• I would rather give people information and let them make a
choice rather than to "tell people what to do" when they are rebuilding a
Some of Ridings’ comments were:
• It’s important to have building codes reflect current fire
safety information so that residents building new homes have enough
guidelines to make informed decisions.
• Studies done over the last 20 years show which materials
survived fires best.
• There are ways to have a tree next to your house without
your house burning down.
The Wescott board will vote on these new recommendations for the
BOCC at a future meeting.
Mill levy ballot issue language approved
The board unanimously approved Election Resolution 2013-003,
which included the Intergovernmental Agreement (IGA) wording and the wording of
the mill levy ballot question for the Nov. 5 election.
The approved ballot language states in part: "Shall taxes be
increased by $982,567.46 annually or by such an amount as may be raised by the
imposition of a mill levy increase of 4 mills (for a total mill levy of 11
mills) upon taxable property in the district, commencing with the tax collection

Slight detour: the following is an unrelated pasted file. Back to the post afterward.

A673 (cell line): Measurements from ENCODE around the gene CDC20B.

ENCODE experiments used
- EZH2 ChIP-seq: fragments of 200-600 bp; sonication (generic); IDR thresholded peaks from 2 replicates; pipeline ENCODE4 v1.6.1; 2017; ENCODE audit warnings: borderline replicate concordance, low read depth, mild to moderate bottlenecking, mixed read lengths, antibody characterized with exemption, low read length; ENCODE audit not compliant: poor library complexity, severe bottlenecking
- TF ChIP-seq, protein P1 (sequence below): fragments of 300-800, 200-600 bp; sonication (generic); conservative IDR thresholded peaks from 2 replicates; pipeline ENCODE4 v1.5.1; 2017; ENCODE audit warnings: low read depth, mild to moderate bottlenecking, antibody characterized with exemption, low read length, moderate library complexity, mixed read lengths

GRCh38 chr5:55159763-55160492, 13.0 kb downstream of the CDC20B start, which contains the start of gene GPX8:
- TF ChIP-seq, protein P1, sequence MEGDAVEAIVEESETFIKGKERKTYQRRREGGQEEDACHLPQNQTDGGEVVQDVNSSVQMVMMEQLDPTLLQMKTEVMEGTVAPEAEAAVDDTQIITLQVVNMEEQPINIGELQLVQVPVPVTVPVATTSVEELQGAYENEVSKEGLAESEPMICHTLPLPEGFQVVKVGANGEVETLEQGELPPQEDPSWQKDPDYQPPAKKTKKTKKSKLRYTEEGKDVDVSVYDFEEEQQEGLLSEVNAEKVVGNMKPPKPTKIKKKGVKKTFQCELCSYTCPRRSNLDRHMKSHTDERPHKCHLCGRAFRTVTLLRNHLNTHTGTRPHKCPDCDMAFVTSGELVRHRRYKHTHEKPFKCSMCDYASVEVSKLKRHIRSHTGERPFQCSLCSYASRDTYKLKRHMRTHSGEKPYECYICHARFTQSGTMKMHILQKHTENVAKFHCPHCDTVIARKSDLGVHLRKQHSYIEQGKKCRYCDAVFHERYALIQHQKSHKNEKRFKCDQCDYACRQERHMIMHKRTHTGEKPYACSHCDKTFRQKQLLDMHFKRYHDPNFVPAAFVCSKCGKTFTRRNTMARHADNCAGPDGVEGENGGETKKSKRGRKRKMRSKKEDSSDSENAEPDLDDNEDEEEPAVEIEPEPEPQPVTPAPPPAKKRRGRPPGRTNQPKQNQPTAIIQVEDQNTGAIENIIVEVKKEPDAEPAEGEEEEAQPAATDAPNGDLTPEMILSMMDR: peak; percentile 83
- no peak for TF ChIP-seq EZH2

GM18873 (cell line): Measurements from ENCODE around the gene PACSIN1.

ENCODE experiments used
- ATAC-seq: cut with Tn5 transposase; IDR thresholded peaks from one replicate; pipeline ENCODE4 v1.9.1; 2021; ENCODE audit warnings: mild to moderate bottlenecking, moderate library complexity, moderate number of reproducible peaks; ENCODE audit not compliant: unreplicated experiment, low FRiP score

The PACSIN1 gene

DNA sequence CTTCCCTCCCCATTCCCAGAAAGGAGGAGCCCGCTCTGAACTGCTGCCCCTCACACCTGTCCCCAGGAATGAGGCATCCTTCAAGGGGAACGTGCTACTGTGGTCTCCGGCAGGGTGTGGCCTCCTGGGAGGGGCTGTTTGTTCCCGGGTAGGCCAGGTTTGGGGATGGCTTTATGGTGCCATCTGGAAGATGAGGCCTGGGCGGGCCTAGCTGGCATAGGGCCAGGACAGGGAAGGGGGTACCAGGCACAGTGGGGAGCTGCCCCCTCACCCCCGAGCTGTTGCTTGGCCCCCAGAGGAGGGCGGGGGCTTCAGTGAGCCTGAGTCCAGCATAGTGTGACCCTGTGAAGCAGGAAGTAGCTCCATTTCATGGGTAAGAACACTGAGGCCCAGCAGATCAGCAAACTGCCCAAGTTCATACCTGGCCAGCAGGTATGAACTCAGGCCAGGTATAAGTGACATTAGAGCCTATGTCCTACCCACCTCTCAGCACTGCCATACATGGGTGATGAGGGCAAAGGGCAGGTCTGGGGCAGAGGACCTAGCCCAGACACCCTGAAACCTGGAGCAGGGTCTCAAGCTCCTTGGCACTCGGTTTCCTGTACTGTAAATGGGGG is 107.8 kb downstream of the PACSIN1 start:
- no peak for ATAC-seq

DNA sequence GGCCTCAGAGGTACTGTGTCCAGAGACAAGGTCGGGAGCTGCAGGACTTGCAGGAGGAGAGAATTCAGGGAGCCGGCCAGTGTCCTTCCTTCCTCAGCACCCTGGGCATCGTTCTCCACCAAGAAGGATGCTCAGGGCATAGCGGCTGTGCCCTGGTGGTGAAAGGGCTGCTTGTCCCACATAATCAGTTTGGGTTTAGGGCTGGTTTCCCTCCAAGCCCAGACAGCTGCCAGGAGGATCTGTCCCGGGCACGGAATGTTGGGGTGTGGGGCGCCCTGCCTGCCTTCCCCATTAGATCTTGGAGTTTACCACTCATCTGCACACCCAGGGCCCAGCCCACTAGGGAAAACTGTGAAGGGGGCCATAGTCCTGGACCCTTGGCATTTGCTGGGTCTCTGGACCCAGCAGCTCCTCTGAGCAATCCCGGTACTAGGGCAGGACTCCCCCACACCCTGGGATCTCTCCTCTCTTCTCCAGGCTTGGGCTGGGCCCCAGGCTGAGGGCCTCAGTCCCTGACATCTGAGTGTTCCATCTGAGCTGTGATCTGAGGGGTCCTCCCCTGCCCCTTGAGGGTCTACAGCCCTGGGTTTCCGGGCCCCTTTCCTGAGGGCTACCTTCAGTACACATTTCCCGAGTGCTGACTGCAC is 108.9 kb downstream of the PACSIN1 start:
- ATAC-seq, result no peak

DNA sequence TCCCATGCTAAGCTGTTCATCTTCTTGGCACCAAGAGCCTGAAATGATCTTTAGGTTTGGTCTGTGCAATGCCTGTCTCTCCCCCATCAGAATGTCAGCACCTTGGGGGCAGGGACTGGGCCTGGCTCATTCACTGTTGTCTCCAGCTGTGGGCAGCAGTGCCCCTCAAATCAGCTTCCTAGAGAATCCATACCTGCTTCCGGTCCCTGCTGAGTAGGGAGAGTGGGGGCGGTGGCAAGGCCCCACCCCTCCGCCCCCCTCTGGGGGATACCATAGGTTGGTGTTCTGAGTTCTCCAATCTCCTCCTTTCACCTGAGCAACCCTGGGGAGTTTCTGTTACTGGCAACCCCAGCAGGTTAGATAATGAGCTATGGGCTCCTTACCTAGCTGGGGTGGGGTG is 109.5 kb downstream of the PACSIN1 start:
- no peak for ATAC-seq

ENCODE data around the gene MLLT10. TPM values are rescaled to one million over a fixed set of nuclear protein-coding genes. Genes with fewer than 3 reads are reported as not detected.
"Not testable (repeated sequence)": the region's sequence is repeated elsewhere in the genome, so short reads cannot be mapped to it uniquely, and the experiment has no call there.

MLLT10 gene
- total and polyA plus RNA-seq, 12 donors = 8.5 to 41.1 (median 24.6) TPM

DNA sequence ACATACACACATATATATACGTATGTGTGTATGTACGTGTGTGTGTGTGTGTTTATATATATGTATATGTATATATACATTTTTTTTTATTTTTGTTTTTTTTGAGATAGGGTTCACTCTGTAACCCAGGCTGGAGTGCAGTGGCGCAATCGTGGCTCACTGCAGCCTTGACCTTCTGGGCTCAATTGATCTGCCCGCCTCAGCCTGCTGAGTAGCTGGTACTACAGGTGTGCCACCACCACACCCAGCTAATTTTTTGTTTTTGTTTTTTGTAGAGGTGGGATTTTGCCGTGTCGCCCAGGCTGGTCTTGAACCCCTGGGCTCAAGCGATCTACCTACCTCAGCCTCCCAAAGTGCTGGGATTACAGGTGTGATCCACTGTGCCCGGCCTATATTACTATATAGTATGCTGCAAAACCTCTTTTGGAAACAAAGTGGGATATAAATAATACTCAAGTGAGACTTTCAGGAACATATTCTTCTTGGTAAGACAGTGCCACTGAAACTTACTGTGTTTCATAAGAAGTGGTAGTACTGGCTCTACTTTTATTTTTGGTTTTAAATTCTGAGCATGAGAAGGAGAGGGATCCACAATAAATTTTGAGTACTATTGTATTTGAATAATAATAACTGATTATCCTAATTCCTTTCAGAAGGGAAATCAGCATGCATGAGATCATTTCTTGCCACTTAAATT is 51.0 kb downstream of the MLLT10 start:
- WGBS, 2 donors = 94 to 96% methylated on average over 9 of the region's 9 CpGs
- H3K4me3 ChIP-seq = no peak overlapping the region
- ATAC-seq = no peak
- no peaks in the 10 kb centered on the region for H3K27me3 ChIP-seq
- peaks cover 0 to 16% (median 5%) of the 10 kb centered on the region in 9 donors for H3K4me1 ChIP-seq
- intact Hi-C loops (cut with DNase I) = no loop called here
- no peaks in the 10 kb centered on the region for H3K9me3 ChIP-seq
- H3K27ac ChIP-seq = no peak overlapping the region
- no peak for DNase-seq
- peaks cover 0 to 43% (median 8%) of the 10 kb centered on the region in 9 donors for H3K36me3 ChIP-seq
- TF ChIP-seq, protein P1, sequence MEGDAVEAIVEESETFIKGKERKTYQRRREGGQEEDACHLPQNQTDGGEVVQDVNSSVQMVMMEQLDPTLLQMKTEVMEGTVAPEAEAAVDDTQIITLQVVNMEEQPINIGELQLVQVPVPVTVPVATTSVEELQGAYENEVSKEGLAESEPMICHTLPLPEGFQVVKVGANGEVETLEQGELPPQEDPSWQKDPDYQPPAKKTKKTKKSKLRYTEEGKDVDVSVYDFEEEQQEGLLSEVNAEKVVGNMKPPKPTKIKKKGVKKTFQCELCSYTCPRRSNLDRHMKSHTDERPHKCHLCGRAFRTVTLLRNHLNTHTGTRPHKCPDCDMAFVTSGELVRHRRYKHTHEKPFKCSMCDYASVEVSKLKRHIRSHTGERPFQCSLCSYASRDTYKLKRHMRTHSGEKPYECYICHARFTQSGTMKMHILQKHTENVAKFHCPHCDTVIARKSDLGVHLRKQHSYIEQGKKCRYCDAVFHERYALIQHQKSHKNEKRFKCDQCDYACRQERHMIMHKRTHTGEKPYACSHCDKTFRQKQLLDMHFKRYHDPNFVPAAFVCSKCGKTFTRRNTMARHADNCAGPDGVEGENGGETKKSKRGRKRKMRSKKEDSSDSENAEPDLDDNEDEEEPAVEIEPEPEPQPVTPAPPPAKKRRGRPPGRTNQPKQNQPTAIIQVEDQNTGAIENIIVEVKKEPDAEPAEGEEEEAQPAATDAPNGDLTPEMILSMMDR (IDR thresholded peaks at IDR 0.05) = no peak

year 2014 … with such proceeds to be used for general operations, which may
include, but are not limited to: funding the general fund of the district,
defraying operating expenses and/or other lawful purposes."
Designated Election Official and Administrative Assistant Cheryl
Marshall said, "There is a price tag for the election: $20,000 is our portion"
for inclusion by the county in the coordinated election mail-in ballot. Costs
are evenly divided among all entities with issues on the ballot.
Black Forest Merger Committee report
Treasurer Joyce Hartung and Director Bo McAllister reported
briefly on the second Black Forest Merger Committee meeting they had attended.
They noted that these meetings are still in the exploratory phase. They asked
the staff about current merger issues.
Wescott’s merger with Black Forest Fire Rescue Protection
District is being considered to determine if both districts can make more
efficient use of their resources through combined operations. The currently
available options for combining operations are:
• Fire authority—the least binding commitment possible
between the two districts because "It can be undone," Burns said. Its